At my current position at Anera, I have been fortunate enough to put my training from academia into applied practice. This summer, I visited one of our women’s economic empowerment projects in Qalqilya, Palestine, a project that was the result of one of the first successful grant applications that I had submitted with Anera.
Recently, I was fortunate to take my first visit to Anera’s country offices in Lebanon and Palestine. In my previous life in academia, my research related to the Arab-Israeli conflict. Finally seeing the places I had written about moved me in ways I could not have predicted.
While in Palestine, I traveled through much of the West Bank. My country office colleagues narrated the way, telling me about their homeland.
One of the most beautiful places we visited was the city of Qalqilya. Picture a sub-tropical Los Angeles surrounded by farms, with beautiful sandstone buildings and streets lined with palm trees and bougainvillea. Qalqilya is situated in the West Bank, near the 1949 Armistice border with Israel. It is a vibrant city, full of fresh fruits and vegetables. The climate there is perfect for growing everything.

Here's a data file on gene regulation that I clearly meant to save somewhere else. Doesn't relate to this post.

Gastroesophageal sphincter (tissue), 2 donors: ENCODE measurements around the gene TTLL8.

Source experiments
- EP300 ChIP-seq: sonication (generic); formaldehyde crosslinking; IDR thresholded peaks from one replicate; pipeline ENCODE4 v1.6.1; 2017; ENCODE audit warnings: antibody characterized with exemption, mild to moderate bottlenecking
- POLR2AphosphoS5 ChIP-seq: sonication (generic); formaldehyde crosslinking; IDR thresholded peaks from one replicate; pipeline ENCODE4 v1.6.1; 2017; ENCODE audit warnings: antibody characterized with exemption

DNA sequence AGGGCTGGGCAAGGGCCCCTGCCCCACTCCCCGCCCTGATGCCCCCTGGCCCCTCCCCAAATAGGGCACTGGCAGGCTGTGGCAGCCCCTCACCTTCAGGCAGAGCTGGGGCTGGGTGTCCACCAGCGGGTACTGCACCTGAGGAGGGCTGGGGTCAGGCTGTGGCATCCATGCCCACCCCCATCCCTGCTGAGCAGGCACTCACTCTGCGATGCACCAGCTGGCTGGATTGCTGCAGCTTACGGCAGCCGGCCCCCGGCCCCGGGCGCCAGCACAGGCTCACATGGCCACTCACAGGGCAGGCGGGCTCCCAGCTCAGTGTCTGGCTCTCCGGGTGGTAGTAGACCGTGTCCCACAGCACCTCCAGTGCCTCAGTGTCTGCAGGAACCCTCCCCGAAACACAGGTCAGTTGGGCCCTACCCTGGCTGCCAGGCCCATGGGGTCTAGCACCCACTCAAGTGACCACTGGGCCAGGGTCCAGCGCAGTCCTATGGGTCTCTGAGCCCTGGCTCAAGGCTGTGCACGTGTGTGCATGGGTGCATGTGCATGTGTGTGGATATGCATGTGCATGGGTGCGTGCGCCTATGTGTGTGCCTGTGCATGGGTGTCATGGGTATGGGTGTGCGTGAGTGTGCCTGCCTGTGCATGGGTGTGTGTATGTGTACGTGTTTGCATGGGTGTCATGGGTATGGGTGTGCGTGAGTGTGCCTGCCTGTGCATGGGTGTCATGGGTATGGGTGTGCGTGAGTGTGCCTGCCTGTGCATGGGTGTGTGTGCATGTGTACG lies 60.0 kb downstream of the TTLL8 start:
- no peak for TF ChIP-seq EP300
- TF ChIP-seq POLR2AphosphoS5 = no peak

We went to Qalqilya to visit one of the training sessions for Anera’s Women Can program, generously funded by Islamic Relief USA. The goal of Women Can is to give women a means to earn their own income.
Anera identified 100 women who are heads of household and who have an idea for a small business that will help them support themselves and their families. Most of these women had little or no income, yet they shouldered the heavy responsibility of being the primary breadwinner for their families. Some of them are divorced or widowed. Others have spouses with chronic health problems. All of these women support at least five children or other dependents.
Some women already have a business but need assistance to be able to scale it up. Others are starting from scratch. The businesses are based on the local market and the interests and skills of each woman.
Anera provides marketing and business classes to the women, mentoring and training in their particular areas of interest, and a start-up grant to buy the equipment they need to pursue their plans. For example, we might purchase a sewing machine, kitchen appliances, or a professional-quality camera — the tools essential to each woman’s small venture.